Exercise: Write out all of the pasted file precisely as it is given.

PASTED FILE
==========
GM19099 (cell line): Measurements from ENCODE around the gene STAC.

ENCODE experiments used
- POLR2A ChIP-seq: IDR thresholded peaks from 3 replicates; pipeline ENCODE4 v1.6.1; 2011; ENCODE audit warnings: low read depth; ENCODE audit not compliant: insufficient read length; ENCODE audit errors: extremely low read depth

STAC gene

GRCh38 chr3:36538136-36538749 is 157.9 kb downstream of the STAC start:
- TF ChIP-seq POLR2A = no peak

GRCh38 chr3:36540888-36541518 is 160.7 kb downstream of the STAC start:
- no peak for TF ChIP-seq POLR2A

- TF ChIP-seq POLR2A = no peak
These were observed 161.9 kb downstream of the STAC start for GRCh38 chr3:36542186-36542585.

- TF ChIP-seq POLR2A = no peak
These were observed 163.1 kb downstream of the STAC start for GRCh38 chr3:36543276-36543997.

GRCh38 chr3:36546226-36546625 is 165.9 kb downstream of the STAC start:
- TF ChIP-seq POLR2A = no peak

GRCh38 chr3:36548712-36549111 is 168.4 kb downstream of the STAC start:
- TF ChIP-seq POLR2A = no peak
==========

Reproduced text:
GM19099 (cell line): Measurements from ENCODE around the gene STAC.

ENCODE experiments used
- POLR2A ChIP-seq: IDR thresholded peaks from 3 replicates; pipeline ENCODE4 v1.6.1; 2011; ENCODE audit warnings: low read depth; ENCODE audit not compliant: insufficient read length; ENCODE audit errors: extremely low read depth

STAC gene

GRCh38 chr3:36538136-36538749 is 157.9 kb downstream of the STAC start:
- TF ChIP-seq POLR2A = no peak

GRCh38 chr3:36540888-36541518 is 160.7 kb downstream of the STAC start:
- no peak for TF ChIP-seq POLR2A

- TF ChIP-seq POLR2A = no peak
These were observed 161.9 kb downstream of the STAC start for GRCh38 chr3:36542186-36542585.

- TF ChIP-seq POLR2A = no peak
These were observed 163.1 kb downstream of the STAC start for GRCh38 chr3:36543276-36543997.

GRCh38 chr3:36546226-36546625 is 165.9 kb downstream of the STAC start:
- TF ChIP-seq POLR2A = no peak

GRCh38 chr3:36548712-36549111 is 168.4 kb downstream of the STAC start:
- TF ChIP-seq POLR2A = no peak